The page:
I-Phrine - General Information
An alpha-adrenergic agonist used as a mydriatic, nasal decongestant, and cardiotonic agent. [PubChem]
Pharmacology of I-Phrine
I-Phrine is a powerful vasoconstrictor. It is used as a mydriatic, nasal decongestant, and cardiotonic agent. I-Phrine is a postsynaptic alpha-receptor stimulant with little effect on the beta receptors of the heart. Parenteral administration of I-Phrine causes a rise in systolic and diastolic pressures, cardiac output is slightly decreased and peripheral resistance is considerably increased, most vascular beds are constricted; renal, splanchnic, cutaneous, and limb blood flows are reduced but coronary blood flow is increased. Pulmonary vessels are constricted, and pulmonary arterial pressure is raised. This alpha receptor sympathetic agonist is also used locally because its vasoconstrictor and mydriatic action.
I-Phrine for patients
Vasopressors, particularly metaraminol, may cause serious cardiac arrhythmias during halothane anesthesia and therefore should be used only with great caution or not at all.
The pressor effect of sympathomimetic pressor amines is markedly potentiated in patients receiving monoamine oxidase inhibitors (MAOI). Therefore, when initiating pressor therapy in these patients, the initial dose should be small and used with due caution. The pressor response of adrenergic agents may also be potentiated by tricyclic antidepressants.
Phenylephrine hydrochloride should not be used in patients with severe hypertension, ventricular tachycardia, or in patients who are hypersensitive to it or to any of the components.
Additional information about I-Phrine
I-Phrine Indication: For the treatment of ophthalmic disorders (hyperaemia of conjunctiva, posterior synechiae, acute atopic), nasal congestion, hemorrhoids, hypotension, shock, hypotension during spinal anesthesia, paroxysmal supraventricular tachycardia. It is also used as an aid in the diagnosis of heart murmurs and for prolongation of spinal anesthesia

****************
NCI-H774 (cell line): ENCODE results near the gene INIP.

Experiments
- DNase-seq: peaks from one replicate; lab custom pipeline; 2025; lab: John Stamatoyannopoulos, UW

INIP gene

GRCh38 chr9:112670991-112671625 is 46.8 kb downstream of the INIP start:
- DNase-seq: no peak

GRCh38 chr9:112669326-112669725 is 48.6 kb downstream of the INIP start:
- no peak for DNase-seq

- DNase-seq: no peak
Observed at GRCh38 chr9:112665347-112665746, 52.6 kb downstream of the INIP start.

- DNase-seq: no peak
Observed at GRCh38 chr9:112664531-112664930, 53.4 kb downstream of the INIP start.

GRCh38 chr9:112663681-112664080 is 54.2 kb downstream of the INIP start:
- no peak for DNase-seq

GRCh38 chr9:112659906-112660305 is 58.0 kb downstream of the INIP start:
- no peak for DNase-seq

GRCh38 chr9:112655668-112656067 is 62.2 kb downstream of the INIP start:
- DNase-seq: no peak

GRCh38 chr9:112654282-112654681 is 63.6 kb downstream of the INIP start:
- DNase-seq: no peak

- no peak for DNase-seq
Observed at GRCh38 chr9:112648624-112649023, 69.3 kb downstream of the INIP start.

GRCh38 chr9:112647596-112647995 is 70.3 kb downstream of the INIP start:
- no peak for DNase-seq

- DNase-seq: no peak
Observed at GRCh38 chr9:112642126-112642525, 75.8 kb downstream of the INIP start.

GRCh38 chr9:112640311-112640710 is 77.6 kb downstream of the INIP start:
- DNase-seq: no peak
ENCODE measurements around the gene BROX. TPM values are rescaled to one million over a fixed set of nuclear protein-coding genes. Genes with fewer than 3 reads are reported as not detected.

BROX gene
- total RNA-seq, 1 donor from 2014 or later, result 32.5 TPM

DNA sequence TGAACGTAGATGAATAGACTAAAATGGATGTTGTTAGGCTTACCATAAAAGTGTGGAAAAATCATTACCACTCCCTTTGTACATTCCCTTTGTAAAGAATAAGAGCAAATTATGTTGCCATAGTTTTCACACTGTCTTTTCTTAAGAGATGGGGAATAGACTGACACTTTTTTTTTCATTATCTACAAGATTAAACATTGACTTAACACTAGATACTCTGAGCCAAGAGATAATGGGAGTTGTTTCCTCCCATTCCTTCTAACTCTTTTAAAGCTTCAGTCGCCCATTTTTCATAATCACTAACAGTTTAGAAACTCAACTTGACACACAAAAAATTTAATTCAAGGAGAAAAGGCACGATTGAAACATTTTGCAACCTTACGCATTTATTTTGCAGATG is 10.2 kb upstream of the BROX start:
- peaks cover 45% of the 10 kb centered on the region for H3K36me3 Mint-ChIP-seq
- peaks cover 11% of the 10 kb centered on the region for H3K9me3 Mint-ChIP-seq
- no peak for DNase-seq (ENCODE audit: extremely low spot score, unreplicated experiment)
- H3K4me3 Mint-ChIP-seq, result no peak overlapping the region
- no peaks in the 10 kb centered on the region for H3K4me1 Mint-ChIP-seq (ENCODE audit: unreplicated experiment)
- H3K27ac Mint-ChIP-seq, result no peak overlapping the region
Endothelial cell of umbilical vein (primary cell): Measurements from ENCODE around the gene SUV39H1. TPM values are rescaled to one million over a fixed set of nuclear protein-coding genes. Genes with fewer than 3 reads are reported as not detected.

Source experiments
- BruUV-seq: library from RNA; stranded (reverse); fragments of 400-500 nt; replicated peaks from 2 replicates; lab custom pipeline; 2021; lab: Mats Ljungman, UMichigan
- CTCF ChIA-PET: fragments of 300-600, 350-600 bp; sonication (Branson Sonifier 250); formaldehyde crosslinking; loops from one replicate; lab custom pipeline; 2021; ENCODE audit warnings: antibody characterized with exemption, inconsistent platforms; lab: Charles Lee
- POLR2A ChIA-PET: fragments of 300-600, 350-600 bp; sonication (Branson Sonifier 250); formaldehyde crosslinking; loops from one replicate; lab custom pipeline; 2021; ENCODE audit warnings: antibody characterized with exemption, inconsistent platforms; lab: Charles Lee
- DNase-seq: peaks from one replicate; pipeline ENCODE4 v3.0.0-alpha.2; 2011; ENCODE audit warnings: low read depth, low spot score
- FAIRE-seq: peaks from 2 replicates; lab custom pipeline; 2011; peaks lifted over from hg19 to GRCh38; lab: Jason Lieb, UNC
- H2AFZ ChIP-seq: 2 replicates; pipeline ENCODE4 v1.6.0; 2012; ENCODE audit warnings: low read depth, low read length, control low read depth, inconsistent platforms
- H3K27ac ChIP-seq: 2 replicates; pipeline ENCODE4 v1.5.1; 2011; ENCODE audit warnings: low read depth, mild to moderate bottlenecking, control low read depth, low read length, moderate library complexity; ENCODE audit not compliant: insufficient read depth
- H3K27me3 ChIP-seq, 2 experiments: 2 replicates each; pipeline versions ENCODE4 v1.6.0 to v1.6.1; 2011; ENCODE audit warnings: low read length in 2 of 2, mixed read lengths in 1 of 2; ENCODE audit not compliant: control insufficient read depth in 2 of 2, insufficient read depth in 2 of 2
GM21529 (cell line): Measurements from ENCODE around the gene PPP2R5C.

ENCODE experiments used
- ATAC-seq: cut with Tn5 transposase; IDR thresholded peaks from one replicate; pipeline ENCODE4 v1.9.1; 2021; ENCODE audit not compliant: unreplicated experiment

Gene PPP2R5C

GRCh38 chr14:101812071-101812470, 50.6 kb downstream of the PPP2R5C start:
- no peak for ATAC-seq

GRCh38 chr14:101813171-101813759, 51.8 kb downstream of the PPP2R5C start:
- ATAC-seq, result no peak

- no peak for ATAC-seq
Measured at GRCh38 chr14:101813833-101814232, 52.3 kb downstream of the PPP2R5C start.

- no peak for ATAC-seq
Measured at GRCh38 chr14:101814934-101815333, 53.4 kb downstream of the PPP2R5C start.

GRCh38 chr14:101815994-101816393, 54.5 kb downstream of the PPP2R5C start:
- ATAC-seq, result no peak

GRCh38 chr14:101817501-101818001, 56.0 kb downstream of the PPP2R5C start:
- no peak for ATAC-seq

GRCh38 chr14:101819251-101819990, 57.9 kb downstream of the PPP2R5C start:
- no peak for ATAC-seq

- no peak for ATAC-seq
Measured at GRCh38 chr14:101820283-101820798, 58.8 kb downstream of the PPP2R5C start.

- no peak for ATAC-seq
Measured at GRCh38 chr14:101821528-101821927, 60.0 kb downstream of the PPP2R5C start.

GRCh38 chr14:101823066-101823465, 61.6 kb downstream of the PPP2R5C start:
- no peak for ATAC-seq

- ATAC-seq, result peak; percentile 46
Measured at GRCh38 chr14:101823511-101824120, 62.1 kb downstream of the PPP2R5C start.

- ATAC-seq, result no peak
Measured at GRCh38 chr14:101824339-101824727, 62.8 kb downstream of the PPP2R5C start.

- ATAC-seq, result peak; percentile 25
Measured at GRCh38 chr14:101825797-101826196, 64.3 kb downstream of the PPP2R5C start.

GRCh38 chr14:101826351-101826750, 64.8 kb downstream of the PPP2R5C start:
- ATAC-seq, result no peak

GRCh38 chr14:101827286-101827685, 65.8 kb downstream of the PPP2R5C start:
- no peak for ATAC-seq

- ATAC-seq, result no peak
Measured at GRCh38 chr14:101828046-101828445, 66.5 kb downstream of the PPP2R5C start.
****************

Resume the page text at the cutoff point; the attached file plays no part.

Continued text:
Mechanism Of Action: I-Phrine produces its ophthalmic and systemic actions by acting on alpha 1 adrenergic receptors in the pupillary dilator muscle and the vascular smooth musle, resulting in contraction of the dilator muscle and contraction of the smooth muscle in the arterioles of the conjunctiva and peripheral vasoconstriction. I-Phrine decreases nasal congestion by acting on alpha 1 adrenergic receptors in the arterioles of the nasal mucosa to produce constriction.
Drug Interactions: Not Available
Food Interactions: Not Available
Generic Name: Phenylephrine
Synonyms: Fenilefrina [Inn-Spanish]; L-Phenylephedrine; L-Phenylephrine; M-Methylaminoethanolphenol; M-Oxedrine; Metaoxedrinum; Metaoxedrine; Metaoxedrin; Metasynephrine; Phenylephrinum [Inn-Latin]
Drug Category: Adrenergic alpha-Agonists; Cardiotonic Agents; Nasal Decongestants; Sympathomimetics; Vasoconstrictor Agents; Mydriatics
Drug Type: Small Molecule; Approved
Absorption: Reduced bioavailability (compared to pseudoephedrine) following oral administration due to significant first-pass metabolism.
Toxicity (Overdose): Not Available
Protein Binding: 95% binding-plasma proteins
Biotransformation: Oral phenylephrine is extensively metabolised by monoamine oxidase, an enzyme which is present in the stomach and liver.
Half Life: 2.1 to 3.4 hours
Dosage Forms of I-Phrine: Solution Intravenous
Solution / drops Ophthalmic
Chemical IUPAC Name: 3-[(1R)-1-hydroxy-2-methylaminoethyl]phenol
Chemical Formula: C9H13NO2
Phenylephrine on Wikipedia: https://en.wikipedia.org/wiki/Phenylephrine
Organisms Affected: Humans and other mammals